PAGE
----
Cray has introduced a family of supercomputers based on the Linux operating system.

Cray is not the first company to introduce Linux on a supercomputer. Indeed, it first introduced a Linux supercomputer called Red Storm back in 2004. However the announcement is significant, as it the first time that Cray has introduced a family of supercomputers rather than stand-alone machines.

Cray calls the XT5 family “the world’s most scalable Linux-based supercomputer.” The XT5 massively parallel processor (MPP) system is based on Cray’s existing XT line and the supercomputer maker claims that the new compute blade “quadruples local memory capacity, doubles processor density and improves energy efficiency for a significant reduction in total cost of ownership for customers.”

In addition to supporting the current Cray XT4 compute blades, a new eight-socket Cray XT5 compute blade supports the dual-core and new Quad-Core AMD Opteron processors. Each dual-socket node supports up to 32GB of locally addressable memory which can be accessed at up to 25.6Gbit/s. Using a Cray SeaStar2+ interconnect, the entire system is designed to scale and avoid performance losses associated with communication bottlenecks, memory access delays and operating system jitter.

In a nod towards the need to reduce energy usage and control operating costs, the Cray XT5 family employs vertical cooling, that takes cold air from the floor with a single, high-efficiency turbine fan and cools the processors on the Cray XT5 blades. The compute blades are designed for optimal airflow with position-dependent, custom-designed heat sinks. A single cabinet can support very high density CPU configurations of 192 processor sockets or 768 CPU cores.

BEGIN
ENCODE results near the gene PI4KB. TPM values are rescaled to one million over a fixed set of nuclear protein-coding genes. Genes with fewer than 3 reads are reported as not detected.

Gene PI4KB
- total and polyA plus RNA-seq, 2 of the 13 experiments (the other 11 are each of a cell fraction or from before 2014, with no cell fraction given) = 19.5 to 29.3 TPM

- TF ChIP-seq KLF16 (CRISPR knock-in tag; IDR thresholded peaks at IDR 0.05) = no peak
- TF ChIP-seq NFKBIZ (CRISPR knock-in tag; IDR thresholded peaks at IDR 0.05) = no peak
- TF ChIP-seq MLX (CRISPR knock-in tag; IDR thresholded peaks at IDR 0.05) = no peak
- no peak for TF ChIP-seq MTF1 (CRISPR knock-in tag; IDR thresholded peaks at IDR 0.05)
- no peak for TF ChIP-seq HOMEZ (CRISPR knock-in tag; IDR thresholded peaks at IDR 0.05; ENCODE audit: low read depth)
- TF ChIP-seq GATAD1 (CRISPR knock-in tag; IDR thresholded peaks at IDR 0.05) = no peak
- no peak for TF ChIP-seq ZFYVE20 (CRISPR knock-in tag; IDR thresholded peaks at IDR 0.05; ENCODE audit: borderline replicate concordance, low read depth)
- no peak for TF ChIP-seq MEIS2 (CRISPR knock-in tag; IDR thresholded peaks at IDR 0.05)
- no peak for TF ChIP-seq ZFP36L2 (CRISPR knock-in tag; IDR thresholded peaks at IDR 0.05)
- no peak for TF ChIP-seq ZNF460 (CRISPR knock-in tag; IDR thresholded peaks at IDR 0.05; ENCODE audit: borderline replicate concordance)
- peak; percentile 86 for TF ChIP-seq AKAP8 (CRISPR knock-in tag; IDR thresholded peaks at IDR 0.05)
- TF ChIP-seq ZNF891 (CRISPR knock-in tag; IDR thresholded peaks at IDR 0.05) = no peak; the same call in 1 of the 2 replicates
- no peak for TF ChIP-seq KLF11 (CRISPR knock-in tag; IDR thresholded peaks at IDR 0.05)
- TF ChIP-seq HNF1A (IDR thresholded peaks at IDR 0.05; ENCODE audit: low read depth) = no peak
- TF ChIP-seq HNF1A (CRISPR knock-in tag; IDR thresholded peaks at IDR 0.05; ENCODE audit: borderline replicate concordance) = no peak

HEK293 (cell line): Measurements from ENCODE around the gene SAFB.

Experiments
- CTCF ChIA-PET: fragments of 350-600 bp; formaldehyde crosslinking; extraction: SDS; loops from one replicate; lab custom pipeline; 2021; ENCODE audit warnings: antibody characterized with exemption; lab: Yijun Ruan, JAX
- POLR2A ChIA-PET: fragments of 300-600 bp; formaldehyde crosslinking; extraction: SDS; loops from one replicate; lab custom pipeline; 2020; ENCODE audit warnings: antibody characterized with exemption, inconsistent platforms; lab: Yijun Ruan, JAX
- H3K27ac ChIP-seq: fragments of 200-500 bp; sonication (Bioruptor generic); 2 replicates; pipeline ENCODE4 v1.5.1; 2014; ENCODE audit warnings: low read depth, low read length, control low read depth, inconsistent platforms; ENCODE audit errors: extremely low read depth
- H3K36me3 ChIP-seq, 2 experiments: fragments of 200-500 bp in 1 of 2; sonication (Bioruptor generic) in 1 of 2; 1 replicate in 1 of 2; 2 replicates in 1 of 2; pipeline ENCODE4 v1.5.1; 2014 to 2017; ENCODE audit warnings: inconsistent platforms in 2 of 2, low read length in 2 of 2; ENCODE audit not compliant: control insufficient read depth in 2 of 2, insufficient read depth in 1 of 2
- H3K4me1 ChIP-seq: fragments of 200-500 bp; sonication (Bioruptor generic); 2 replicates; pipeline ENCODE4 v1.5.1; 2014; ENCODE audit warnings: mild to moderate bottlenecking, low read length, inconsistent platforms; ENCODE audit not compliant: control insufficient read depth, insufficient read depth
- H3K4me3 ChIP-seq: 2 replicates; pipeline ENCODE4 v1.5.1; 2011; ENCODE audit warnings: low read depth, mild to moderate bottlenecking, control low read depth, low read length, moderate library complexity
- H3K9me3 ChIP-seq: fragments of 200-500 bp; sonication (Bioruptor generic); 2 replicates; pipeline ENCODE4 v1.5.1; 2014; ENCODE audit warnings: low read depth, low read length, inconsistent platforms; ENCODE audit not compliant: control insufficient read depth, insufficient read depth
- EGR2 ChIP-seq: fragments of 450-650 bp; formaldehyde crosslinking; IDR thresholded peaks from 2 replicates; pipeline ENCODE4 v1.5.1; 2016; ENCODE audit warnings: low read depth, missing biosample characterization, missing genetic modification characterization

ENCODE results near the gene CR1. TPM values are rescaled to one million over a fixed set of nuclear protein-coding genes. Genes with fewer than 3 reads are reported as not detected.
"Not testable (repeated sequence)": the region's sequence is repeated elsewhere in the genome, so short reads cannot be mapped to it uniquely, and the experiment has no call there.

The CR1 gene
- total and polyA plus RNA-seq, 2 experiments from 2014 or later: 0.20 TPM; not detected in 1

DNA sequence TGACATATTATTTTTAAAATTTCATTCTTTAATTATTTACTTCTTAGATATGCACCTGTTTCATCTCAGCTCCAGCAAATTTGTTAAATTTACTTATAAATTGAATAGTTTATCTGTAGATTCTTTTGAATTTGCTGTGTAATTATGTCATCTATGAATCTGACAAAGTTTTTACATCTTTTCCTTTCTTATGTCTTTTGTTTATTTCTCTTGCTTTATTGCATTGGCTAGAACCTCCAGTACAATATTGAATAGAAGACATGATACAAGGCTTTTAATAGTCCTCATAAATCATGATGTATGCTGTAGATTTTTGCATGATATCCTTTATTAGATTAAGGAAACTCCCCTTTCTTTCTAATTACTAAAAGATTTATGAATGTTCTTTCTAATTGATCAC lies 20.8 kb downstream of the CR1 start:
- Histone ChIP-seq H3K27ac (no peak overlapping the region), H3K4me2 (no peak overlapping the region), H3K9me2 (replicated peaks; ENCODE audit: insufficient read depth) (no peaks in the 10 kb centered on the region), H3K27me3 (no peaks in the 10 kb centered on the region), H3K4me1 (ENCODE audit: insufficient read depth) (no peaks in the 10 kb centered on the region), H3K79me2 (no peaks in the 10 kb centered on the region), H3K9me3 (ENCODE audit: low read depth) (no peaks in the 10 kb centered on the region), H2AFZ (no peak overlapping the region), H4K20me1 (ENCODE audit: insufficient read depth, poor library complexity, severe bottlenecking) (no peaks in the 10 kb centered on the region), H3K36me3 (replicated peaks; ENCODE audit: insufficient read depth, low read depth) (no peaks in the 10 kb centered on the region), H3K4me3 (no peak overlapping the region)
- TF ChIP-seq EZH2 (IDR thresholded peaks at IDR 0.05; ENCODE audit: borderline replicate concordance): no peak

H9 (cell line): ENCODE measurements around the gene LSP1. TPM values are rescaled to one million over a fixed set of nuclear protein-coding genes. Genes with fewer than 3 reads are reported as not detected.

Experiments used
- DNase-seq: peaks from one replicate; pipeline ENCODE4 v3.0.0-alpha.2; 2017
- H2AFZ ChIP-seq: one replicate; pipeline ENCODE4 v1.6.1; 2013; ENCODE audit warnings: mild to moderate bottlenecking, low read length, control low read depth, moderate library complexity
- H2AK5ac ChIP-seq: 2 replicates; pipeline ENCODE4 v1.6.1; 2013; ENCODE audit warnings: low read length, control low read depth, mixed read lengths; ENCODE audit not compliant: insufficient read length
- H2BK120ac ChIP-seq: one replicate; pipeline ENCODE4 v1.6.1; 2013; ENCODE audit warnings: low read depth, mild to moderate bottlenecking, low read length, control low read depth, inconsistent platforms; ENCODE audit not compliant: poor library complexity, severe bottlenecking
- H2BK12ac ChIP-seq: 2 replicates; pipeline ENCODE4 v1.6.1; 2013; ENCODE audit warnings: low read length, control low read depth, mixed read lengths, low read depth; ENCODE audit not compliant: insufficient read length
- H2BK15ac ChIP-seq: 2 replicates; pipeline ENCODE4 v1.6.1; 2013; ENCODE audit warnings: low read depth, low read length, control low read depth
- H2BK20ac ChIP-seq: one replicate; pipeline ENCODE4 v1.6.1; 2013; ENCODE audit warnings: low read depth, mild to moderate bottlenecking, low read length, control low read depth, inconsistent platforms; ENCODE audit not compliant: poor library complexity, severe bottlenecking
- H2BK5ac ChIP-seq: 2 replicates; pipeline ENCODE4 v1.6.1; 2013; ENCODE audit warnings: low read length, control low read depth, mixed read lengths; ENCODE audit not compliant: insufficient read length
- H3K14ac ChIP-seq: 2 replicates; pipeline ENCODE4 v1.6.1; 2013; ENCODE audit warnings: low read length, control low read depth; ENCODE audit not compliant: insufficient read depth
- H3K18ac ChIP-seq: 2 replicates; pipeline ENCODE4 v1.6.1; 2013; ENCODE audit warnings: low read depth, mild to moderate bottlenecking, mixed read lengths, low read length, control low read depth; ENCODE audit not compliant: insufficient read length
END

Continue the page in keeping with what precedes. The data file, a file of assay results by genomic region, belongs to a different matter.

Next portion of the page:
The Cray XT5 has been designed to be easily upgradeable and expandable, as existing customers can upgrade to the Cray XT5 system from the Cray XT3 or Cray XT4 systems, and/or add on to their existing Cray XT systems. Cray XT5 cabinets can be configured with Cray XT4 compute blades or with the new high density Cray XT5 compute blades.

Cray says the XT5 family also includes the industry’s first integrated hybrid supercomputer, the Cray XT5h system, in recognition that “no single architecture is ideally suited for all types of applications.”

The hybrid has the Cray XT5 system as its foundation, but it integrates multiple processor architectures with a complete software development environment into a single system supporting diverse workflows.

“The stalling out of standard microprocessor speeds is starting to spark a rebirth in the HPC industry toward computers that augment microprocessors with other processor types including vector processors, GPUs, accelerators and FPGAs,” said Earl Joseph, IDC program vice president, Technical Computing Systems. “Cray is developing new computer architectures to address this growing requirement with its new hybrid supercomputer.”